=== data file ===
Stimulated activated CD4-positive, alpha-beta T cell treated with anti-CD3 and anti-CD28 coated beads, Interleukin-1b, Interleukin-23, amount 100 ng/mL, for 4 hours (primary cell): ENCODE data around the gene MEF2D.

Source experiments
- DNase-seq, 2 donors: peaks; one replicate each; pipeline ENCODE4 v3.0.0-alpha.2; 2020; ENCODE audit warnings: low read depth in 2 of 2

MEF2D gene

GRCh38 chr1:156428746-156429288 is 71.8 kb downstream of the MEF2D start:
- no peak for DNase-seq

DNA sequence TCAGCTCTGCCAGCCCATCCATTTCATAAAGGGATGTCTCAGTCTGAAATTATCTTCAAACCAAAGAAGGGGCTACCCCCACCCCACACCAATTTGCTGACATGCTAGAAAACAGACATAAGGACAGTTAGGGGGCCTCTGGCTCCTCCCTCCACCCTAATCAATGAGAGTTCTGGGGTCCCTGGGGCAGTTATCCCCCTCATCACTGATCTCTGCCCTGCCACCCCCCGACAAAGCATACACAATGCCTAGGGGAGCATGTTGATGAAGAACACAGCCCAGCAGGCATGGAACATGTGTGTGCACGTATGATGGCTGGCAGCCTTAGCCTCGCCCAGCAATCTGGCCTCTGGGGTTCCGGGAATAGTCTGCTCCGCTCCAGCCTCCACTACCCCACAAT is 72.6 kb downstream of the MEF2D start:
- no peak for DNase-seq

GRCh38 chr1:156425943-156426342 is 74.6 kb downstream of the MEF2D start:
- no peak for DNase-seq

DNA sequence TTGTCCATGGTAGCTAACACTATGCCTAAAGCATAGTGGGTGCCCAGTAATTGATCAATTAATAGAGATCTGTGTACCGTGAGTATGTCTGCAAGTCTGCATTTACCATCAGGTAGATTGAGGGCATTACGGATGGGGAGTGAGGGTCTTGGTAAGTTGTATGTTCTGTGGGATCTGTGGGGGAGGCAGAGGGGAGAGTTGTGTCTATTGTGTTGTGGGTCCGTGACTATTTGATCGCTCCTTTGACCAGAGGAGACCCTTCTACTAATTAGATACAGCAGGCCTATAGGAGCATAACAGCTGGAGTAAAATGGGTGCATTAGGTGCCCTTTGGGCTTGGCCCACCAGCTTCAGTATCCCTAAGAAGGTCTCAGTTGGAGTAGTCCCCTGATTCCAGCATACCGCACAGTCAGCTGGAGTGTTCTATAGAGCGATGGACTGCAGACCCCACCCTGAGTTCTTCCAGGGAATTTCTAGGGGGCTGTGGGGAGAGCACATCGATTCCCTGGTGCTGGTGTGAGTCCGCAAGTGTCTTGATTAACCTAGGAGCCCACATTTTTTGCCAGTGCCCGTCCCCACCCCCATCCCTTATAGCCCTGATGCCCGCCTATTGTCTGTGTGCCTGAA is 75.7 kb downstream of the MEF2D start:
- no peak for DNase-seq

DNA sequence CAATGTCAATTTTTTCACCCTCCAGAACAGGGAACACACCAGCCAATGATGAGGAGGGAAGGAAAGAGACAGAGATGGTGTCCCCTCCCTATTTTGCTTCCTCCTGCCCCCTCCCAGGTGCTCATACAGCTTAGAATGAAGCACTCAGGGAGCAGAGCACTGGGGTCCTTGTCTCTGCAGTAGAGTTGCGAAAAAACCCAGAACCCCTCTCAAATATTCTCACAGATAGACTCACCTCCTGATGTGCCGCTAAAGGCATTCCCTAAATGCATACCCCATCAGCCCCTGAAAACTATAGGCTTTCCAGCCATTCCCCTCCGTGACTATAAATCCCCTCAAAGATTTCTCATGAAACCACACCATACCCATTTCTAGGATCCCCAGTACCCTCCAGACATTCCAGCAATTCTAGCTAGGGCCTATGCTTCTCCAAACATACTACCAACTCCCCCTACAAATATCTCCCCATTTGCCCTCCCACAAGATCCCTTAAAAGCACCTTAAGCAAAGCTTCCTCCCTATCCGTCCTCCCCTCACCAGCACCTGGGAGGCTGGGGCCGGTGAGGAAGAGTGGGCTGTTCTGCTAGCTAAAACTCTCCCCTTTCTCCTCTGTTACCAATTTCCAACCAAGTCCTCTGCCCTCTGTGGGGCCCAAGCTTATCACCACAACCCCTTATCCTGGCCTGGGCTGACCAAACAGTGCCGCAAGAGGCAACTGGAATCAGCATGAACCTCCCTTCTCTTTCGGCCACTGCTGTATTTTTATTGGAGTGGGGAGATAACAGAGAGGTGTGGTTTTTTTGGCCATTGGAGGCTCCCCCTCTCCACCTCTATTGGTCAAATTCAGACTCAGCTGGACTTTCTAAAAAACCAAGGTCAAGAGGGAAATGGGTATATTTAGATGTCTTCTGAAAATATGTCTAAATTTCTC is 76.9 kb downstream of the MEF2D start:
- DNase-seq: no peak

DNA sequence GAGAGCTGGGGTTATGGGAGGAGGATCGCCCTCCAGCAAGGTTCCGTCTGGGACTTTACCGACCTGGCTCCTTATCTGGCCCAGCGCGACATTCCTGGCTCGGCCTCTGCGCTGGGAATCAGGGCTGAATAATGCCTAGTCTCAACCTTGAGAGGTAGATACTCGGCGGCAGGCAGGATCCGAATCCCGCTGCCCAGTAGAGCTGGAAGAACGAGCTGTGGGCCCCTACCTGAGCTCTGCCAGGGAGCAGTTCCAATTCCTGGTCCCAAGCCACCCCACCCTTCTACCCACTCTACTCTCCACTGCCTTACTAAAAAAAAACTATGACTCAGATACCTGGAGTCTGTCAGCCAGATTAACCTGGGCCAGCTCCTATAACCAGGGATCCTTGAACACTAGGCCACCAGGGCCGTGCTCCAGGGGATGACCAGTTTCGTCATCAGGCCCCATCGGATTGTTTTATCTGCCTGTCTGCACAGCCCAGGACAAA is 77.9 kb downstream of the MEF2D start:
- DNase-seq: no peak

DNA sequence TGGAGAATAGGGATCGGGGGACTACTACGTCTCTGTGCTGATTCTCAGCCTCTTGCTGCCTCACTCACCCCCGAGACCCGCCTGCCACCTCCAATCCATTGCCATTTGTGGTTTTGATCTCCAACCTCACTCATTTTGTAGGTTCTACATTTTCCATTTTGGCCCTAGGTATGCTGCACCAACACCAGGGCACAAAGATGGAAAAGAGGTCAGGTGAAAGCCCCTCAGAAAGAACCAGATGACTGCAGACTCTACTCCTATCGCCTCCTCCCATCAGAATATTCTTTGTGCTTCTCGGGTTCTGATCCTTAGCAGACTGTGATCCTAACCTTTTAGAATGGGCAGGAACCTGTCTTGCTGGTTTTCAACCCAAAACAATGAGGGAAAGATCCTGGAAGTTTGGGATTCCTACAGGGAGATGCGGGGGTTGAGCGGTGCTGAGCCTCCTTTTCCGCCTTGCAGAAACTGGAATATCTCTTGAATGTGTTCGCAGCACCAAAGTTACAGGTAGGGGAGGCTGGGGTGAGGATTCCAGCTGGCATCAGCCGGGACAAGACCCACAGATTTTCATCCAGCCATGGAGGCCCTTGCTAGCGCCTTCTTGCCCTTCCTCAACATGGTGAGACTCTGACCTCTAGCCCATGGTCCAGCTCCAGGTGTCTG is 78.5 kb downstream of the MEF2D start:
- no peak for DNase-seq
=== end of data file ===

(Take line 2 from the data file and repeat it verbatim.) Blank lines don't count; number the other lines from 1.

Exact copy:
Source experiments